234 Comparison of Drop Size Distributions During Two Stages of An Extreme Rainfall Event over Shanghai Associated with Typhoon Fitow (2013)

Thursday, 19 April 2018
Champions DEFGH (Sawgrass Marriott)
Xuwei Bao, Shanghai Typhoon Institute, Shanghai, China; and L. Wu

Typhoon Fitow (2013) caused heavy rainfall in Shanghai after it made landfall on the border between Zhejiang and Fujiang provinces in China. The precipitation in Shanghai was caused by the passage of rainbands during two stages. The first stage was associated with Fitow’s outer rainbands, which were embedded beneath a widespread stratiform cloud (Stage I), and the second was caused by a coastal front-like rainband as Fitow dissipated (Stage II). This study examines the evolution of raindrop size distributions (DSDs) measured by an optical particle size velocity (PARSIVEL) disdrometer in Shanghai.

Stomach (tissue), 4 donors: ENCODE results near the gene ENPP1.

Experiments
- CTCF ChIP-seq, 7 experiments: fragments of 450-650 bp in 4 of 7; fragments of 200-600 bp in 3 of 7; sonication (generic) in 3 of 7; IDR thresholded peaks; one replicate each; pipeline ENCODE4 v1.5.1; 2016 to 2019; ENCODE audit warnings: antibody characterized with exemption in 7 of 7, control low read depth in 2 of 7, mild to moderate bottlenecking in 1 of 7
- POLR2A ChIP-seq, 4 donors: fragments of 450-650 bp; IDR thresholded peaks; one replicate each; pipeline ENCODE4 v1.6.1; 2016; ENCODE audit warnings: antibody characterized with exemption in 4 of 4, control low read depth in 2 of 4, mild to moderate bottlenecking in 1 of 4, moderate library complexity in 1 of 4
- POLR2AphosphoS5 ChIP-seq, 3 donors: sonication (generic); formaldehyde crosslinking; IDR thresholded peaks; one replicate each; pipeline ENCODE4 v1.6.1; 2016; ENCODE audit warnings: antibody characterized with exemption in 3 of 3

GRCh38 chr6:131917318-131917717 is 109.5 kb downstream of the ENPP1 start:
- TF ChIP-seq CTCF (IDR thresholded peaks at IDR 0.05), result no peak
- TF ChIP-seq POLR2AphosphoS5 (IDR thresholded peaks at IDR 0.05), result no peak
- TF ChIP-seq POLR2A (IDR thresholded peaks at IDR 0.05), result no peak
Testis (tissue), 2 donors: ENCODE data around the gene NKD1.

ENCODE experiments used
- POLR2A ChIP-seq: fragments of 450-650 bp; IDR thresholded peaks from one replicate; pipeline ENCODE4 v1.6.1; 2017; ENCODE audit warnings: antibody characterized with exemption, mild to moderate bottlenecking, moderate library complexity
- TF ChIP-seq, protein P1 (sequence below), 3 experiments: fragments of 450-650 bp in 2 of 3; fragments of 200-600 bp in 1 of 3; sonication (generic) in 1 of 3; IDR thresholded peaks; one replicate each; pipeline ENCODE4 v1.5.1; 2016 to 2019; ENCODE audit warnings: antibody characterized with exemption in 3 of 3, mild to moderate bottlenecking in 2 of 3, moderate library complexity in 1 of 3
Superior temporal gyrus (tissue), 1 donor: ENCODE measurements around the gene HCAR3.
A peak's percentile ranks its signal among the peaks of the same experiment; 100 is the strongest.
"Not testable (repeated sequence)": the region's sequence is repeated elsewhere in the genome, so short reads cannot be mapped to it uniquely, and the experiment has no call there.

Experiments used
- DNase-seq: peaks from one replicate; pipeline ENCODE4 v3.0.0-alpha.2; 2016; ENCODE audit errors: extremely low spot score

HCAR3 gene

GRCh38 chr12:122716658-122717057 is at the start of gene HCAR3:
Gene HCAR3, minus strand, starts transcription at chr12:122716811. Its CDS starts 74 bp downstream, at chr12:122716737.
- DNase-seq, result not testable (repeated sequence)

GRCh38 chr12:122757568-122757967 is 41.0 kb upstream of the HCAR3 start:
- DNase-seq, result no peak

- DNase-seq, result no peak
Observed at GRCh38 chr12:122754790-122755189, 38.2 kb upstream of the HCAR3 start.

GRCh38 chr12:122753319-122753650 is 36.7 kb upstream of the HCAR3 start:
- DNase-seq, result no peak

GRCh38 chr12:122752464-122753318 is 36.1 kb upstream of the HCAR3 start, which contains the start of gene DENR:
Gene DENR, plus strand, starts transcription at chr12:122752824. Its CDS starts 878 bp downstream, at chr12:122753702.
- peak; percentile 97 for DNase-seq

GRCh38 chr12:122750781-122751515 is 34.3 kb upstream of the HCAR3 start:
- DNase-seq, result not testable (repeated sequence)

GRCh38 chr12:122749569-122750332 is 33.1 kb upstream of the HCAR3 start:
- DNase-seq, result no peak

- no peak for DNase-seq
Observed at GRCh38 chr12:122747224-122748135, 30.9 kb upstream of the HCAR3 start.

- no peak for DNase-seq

The DSD analysis shows that the total rainfall duration and amount was similar in each stage, but the convective rainfall associated with the outer rainbands in Stage I had higher drop concentration, greater rainfall rate and water content, whereas the coastal front-like convective rainfall in Stage II had a longer duration and larger mass-weighted mean diameter, resembling a continental convective rain. As a result of the higher concentration of midsize drops, the ZR relationship coefficient was lower for the convective rain in Stage I, similar to the climatic value for eastern China during the summer, implying that the rainfall recorded in typhoon systems is more intense than that in hurricane and frontal systems for a given radar reflectivity. Based on the backward trajectories of air particles, the different rain formation mechanisms are discussed to account for the different microphysical characteristics of the two stages.

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